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On ABC’s reality show “Shark Tank,” entrepreneur contestants pitch their ideas, hoping to get funding from a panel of high-brow investors including Mark Cuban, Barbara Corcoran, Lori Greiner, Robert Herjavec, Daymond John and Kevin O’Leary.
We checked back in on nine companies with some of the biggest deals to see how they’ve fared since the cameras stopped rolling.
packages single servings of wine in strong, plastic glasses with reclosable lids. On this precedent-setting episode, O’Leary agreed to loan the company $2.5 million on the premise that Zipz would be able to launch the product in Costco. The episode aired in early December, so it’s still too soon to tell how the deal will affect the business.
, an event company known for its Los Angeles Haunted Hayride, got $2 million in funding from Cuban during the show’s fifth season. The business has “exploded” since the show, surpassing $2 million in revenue, the company’s president, Melissa Carbone, told ABC in a follow-up interview. The cast and crew have tripled to almost 1,000, and the production company hosts four different scary events in Los Angeles and New York. The latest event, the Great Horror Campout, is a horrific overnight scavenger hunt.
Cuban invested in the company that hosts the , a muddy 5-kilometer event, during season five. In 20 cities nationwide, the race has 25 obstacles, including a 50-foot water slide, fire pit jump and mud crawls. Since the aired, Rugged Events has increased revenue by $1 million, improved the obstacles to keep up with competitors, and is expanding to Mexico and Canada in 2015, says Rob Dickens, chief operating officer of Rugged Events.
Cuban made a deal with , a company that makes efficient connectors for fire hoses and hydrants, during a season two episode. But after the cameras were turned off, the deal fell through, founder Jeff Stroope says. Since then, Hy-Conn has grown to a $5 million company with markets in the United States, Canada and Costa Rica. The company is seriously considering selling to an interested buyer in Houston that has plans to expand Hy-Conn globally with increased production and marketing, Stroope says.
In this season six episode, Cuban and Herjavec jointly agreed to fund , a colorful clothing store based in Athens, Georgia. Only Cuban’s end of the deal held up, and the shop got just $600,000, with Cuban taking 15%, says Suzanne Rutledge, a spokeswoman for the company. This money will go toward updating the store’s website, which drives 90% of sales. In the first week after the episode aired, the boutique received $1 million in sales.
Although , a chain of fast-casual, choose-your-own-sushi restaurants, made a $1 million deal with O’Leary on air in season four, the loan fell through after filming. But even without the shark’s money, the company is going strong, with locations in Texas, Arizona, Florida and Arkansas. Two more restaurants are scheduled to open in Chicago and Los Angeles in early 2015, says Dawn Psaromatis, a spokeswoman for the company.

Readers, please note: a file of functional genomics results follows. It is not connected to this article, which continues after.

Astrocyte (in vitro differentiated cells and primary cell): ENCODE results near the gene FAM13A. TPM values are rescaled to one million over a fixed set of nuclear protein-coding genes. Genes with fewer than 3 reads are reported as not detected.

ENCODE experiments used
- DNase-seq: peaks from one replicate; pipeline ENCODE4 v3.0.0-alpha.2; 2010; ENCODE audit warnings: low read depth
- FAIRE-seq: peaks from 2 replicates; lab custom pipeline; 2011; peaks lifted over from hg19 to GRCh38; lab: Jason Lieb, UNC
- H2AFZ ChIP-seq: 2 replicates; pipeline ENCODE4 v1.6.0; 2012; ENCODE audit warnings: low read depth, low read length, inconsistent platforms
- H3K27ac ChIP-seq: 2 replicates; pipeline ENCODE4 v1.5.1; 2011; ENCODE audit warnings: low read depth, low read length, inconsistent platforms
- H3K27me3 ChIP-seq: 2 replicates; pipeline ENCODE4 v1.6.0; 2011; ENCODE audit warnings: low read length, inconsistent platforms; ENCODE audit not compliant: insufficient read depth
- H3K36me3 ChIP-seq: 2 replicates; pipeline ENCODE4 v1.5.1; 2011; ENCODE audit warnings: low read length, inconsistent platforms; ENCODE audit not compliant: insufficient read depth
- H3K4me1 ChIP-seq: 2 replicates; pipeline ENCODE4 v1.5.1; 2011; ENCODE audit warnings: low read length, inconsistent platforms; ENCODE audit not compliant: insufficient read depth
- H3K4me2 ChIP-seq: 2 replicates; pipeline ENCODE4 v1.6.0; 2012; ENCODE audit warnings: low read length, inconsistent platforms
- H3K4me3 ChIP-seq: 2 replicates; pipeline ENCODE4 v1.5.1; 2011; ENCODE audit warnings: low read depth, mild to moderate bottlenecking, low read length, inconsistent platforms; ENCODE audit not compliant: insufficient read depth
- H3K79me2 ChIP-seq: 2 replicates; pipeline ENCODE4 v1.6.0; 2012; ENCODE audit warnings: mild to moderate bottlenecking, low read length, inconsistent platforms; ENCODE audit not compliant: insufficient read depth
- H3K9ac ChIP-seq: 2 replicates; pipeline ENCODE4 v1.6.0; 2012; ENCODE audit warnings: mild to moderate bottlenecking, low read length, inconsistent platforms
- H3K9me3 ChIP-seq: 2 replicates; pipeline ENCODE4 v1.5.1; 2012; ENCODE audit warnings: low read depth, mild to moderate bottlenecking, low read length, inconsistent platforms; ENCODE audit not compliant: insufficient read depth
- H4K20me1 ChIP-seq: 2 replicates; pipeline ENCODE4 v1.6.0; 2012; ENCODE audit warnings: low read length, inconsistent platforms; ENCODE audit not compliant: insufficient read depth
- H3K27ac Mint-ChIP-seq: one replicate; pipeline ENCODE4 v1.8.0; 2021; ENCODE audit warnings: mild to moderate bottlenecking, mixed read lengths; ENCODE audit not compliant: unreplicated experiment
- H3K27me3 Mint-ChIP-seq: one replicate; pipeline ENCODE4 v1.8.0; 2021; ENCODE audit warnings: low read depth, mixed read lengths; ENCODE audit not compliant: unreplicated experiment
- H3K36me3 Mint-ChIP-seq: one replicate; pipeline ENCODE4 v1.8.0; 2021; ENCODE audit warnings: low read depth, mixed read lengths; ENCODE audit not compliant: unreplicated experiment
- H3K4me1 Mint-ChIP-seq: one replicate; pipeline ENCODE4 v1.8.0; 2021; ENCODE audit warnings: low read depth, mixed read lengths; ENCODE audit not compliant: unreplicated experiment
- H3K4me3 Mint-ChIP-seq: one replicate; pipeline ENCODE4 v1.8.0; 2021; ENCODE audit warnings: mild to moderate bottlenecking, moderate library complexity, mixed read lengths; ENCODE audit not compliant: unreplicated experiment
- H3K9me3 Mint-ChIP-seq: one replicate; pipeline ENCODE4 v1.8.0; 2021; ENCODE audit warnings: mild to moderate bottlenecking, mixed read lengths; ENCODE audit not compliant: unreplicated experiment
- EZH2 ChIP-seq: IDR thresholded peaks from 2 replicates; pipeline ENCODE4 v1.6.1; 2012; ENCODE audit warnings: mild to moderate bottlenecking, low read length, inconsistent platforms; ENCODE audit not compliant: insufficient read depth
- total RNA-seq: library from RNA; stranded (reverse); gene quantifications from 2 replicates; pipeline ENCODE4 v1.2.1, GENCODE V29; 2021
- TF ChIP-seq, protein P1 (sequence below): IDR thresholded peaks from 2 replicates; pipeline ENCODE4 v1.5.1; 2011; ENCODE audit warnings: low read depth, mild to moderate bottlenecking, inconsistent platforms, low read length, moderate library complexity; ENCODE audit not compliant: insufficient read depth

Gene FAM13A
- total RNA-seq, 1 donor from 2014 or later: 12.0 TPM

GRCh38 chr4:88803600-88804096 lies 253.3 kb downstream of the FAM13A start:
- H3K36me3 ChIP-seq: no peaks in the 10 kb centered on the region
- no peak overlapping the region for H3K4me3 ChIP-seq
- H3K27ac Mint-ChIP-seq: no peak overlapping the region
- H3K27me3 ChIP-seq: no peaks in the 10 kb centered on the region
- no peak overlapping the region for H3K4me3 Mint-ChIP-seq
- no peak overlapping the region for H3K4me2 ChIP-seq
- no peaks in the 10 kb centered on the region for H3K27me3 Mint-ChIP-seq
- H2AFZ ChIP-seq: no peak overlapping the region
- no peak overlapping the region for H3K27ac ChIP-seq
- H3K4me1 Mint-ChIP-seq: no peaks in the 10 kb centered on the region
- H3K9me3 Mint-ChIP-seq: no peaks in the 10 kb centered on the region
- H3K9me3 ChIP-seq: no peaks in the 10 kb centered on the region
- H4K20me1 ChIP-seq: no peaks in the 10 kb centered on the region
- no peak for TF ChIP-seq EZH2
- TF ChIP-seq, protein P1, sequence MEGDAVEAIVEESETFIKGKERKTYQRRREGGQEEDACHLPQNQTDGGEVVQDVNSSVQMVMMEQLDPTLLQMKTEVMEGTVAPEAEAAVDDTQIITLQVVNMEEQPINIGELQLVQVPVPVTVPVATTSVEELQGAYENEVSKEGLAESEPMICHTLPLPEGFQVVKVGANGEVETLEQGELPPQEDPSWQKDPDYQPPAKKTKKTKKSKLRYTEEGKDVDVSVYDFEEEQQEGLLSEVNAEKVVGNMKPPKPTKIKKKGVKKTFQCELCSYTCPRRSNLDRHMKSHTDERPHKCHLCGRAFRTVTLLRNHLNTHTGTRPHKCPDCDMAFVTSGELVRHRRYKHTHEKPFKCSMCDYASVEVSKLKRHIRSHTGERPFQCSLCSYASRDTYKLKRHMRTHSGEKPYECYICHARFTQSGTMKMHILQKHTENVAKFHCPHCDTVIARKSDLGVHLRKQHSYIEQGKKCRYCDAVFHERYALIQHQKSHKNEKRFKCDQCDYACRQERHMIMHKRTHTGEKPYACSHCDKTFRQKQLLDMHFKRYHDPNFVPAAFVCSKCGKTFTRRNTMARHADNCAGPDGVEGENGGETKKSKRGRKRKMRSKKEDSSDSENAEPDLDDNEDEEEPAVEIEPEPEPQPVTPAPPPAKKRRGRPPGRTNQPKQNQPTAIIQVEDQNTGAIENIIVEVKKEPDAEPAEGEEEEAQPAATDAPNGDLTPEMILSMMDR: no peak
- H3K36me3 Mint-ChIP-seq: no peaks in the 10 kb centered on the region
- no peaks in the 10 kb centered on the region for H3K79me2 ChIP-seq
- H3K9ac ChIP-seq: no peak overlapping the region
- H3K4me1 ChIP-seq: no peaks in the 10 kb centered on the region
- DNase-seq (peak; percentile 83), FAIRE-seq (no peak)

Five sharks — Cuban, O’Leary, John, Herjavec and Greiner — invested in this portable breathalyzer that plugs in to the headphone jack of a smartphone. A year after the episode aired in season five, hit nearly $10 million in sales, founder Charles Yim told ABC in a follow-up interview. It’s now available in stores including Best Buy and Brookstone, and is expanding to international markets. In October 2014, the company introduced Breathometer Breeze, which relies on Bluetooth instead of the jack connection and connects to Uber to call a ride home for drunken users.
The founders of this Texas-based company walked away from their “Shark Tank” appearance with $1 million from Cuban to fund their business selling wine in neon-colored boxes. Since the episode aired in season six, has seen both online and distribution sales skyrocket and has grown its retail presence in grocery and liquor stores across the state. Even Walmart has expressed interest in selling the boom-box-shaped wine packages, says Justin Fenchel, BeatBox Beverages’ chief executive officer.
, adhesives that block germs and allergens from entering the nose, drew the sharks’ attention during season two, when Herjavec offered $4 million for the entire company. Joe Moore, the company’s president, turned down that offer, opting for a more modest loan from Cuban, O’Leary and John. However, after filming the episode, Moore decided not to go through with the deal. The company has since grown without any investments, and the product is distributed in 30 countries including China and Saudi Arabia. A firm in China is interested in taking the company public, Moore says.
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